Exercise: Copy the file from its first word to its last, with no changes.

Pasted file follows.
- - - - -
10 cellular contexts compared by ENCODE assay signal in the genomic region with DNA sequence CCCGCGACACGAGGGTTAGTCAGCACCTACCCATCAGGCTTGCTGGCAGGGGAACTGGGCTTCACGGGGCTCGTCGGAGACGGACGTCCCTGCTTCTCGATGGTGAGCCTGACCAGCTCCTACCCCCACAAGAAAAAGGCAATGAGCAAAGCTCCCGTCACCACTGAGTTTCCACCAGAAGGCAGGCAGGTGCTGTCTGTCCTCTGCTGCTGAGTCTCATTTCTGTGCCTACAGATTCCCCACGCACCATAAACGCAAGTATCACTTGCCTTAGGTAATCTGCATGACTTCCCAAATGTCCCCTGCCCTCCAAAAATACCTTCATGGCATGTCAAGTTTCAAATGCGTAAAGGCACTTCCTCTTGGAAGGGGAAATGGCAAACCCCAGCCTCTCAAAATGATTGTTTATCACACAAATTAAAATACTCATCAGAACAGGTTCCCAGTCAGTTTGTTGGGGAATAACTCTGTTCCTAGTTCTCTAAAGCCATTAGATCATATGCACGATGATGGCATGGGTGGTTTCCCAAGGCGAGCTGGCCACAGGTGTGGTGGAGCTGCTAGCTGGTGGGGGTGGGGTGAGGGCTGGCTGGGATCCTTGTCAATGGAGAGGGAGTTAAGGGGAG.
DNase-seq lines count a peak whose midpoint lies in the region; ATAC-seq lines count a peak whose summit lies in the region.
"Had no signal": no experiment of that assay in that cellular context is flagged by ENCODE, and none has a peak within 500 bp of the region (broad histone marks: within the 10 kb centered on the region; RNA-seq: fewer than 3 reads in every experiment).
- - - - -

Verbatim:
10 cellular contexts compared by ENCODE assay signal in the genomic region with DNA sequence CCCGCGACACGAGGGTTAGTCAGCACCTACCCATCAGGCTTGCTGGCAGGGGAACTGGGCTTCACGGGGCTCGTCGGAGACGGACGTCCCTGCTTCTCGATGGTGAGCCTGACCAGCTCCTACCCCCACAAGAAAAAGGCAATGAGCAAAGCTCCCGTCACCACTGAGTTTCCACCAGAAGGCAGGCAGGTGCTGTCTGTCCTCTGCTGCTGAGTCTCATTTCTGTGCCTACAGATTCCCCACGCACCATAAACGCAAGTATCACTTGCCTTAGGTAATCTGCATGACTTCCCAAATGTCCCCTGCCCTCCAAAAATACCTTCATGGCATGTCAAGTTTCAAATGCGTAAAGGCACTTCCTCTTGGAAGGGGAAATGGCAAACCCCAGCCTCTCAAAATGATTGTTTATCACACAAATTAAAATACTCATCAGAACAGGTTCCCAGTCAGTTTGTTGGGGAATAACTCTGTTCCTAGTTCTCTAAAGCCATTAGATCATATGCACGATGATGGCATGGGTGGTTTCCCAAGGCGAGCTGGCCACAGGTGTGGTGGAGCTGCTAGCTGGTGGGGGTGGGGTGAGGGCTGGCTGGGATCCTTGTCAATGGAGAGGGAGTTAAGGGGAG.
DNase-seq lines count a peak whose midpoint lies in the region; ATAC-seq lines count a peak whose summit lies in the region.
"Had no signal": no experiment of that assay in that cellular context is flagged by ENCODE, and none has a peak within 500 bp of the region (broad histone marks: within the 10 kb centered on the region; RNA-seq: fewer than 3 reads in every experiment).